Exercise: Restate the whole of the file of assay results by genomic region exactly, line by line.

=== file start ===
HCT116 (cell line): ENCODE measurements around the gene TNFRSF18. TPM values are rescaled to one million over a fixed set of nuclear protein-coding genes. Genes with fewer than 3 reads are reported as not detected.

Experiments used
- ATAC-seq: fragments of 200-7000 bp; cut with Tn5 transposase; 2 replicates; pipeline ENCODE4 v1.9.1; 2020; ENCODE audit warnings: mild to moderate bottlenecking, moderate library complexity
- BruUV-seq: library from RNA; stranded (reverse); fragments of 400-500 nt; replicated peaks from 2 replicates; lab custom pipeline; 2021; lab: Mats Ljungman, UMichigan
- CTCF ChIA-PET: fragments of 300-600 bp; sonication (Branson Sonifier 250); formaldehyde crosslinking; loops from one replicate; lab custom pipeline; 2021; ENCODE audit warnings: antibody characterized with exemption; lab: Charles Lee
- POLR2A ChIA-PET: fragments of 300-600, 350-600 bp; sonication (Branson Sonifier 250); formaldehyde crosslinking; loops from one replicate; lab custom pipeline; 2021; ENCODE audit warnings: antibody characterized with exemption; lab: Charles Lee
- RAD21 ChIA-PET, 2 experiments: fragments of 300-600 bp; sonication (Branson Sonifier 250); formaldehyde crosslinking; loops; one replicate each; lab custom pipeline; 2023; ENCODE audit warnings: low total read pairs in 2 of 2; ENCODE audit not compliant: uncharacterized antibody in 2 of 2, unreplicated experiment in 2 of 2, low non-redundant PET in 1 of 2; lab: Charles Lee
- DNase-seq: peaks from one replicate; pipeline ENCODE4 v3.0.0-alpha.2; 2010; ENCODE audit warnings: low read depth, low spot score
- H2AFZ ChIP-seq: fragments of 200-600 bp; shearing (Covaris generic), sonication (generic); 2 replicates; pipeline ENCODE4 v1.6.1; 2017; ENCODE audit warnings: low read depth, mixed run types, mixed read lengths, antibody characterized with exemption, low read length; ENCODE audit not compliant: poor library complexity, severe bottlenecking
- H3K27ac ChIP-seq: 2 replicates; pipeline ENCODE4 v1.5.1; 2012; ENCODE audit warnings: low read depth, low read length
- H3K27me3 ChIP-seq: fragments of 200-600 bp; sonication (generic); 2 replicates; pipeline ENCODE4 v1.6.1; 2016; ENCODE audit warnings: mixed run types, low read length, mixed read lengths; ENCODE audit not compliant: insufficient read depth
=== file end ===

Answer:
HCT116 (cell line): ENCODE measurements around the gene TNFRSF18. TPM values are rescaled to one million over a fixed set of nuclear protein-coding genes. Genes with fewer than 3 reads are reported as not detected.

Experiments used
- ATAC-seq: fragments of 200-7000 bp; cut with Tn5 transposase; 2 replicates; pipeline ENCODE4 v1.9.1; 2020; ENCODE audit warnings: mild to moderate bottlenecking, moderate library complexity
- BruUV-seq: library from RNA; stranded (reverse); fragments of 400-500 nt; replicated peaks from 2 replicates; lab custom pipeline; 2021; lab: Mats Ljungman, UMichigan
- CTCF ChIA-PET: fragments of 300-600 bp; sonication (Branson Sonifier 250); formaldehyde crosslinking; loops from one replicate; lab custom pipeline; 2021; ENCODE audit warnings: antibody characterized with exemption; lab: Charles Lee
- POLR2A ChIA-PET: fragments of 300-600, 350-600 bp; sonication (Branson Sonifier 250); formaldehyde crosslinking; loops from one replicate; lab custom pipeline; 2021; ENCODE audit warnings: antibody characterized with exemption; lab: Charles Lee
- RAD21 ChIA-PET, 2 experiments: fragments of 300-600 bp; sonication (Branson Sonifier 250); formaldehyde crosslinking; loops; one replicate each; lab custom pipeline; 2023; ENCODE audit warnings: low total read pairs in 2 of 2; ENCODE audit not compliant: uncharacterized antibody in 2 of 2, unreplicated experiment in 2 of 2, low non-redundant PET in 1 of 2; lab: Charles Lee
- DNase-seq: peaks from one replicate; pipeline ENCODE4 v3.0.0-alpha.2; 2010; ENCODE audit warnings: low read depth, low spot score
- H2AFZ ChIP-seq: fragments of 200-600 bp; shearing (Covaris generic), sonication (generic); 2 replicates; pipeline ENCODE4 v1.6.1; 2017; ENCODE audit warnings: low read depth, mixed run types, mixed read lengths, antibody characterized with exemption, low read length; ENCODE audit not compliant: poor library complexity, severe bottlenecking
- H3K27ac ChIP-seq: 2 replicates; pipeline ENCODE4 v1.5.1; 2012; ENCODE audit warnings: low read depth, low read length
- H3K27me3 ChIP-seq: fragments of 200-600 bp; sonication (generic); 2 replicates; pipeline ENCODE4 v1.6.1; 2016; ENCODE audit warnings: mixed run types, low read length, mixed read lengths; ENCODE audit not compliant: insufficient read depth